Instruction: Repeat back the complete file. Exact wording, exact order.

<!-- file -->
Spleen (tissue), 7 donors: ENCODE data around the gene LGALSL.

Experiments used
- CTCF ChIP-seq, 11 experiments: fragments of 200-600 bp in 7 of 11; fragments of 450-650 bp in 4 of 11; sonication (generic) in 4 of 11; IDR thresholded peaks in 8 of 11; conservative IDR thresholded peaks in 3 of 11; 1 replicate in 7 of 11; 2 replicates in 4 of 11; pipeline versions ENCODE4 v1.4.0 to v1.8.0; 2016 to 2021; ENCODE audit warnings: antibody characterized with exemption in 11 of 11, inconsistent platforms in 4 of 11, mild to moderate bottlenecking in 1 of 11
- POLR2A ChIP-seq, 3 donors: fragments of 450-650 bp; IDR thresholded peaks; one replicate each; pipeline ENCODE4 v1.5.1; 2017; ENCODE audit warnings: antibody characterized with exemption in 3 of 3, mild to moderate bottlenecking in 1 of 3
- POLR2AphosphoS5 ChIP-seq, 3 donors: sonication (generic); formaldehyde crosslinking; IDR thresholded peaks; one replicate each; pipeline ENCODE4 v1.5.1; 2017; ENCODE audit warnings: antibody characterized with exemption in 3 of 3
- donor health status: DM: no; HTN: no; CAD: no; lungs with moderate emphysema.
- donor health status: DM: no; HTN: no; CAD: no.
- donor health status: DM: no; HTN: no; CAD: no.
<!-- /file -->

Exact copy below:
Spleen (tissue), 7 donors: ENCODE data around the gene LGALSL.

Experiments used
- CTCF ChIP-seq, 11 experiments: fragments of 200-600 bp in 7 of 11; fragments of 450-650 bp in 4 of 11; sonication (generic) in 4 of 11; IDR thresholded peaks in 8 of 11; conservative IDR thresholded peaks in 3 of 11; 1 replicate in 7 of 11; 2 replicates in 4 of 11; pipeline versions ENCODE4 v1.4.0 to v1.8.0; 2016 to 2021; ENCODE audit warnings: antibody characterized with exemption in 11 of 11, inconsistent platforms in 4 of 11, mild to moderate bottlenecking in 1 of 11
- POLR2A ChIP-seq, 3 donors: fragments of 450-650 bp; IDR thresholded peaks; one replicate each; pipeline ENCODE4 v1.5.1; 2017; ENCODE audit warnings: antibody characterized with exemption in 3 of 3, mild to moderate bottlenecking in 1 of 3
- POLR2AphosphoS5 ChIP-seq, 3 donors: sonication (generic); formaldehyde crosslinking; IDR thresholded peaks; one replicate each; pipeline ENCODE4 v1.5.1; 2017; ENCODE audit warnings: antibody characterized with exemption in 3 of 3
- donor health status: DM: no; HTN: no; CAD: no; lungs with moderate emphysema.
- donor health status: DM: no; HTN: no; CAD: no.
- donor health status: DM: no; HTN: no; CAD: no.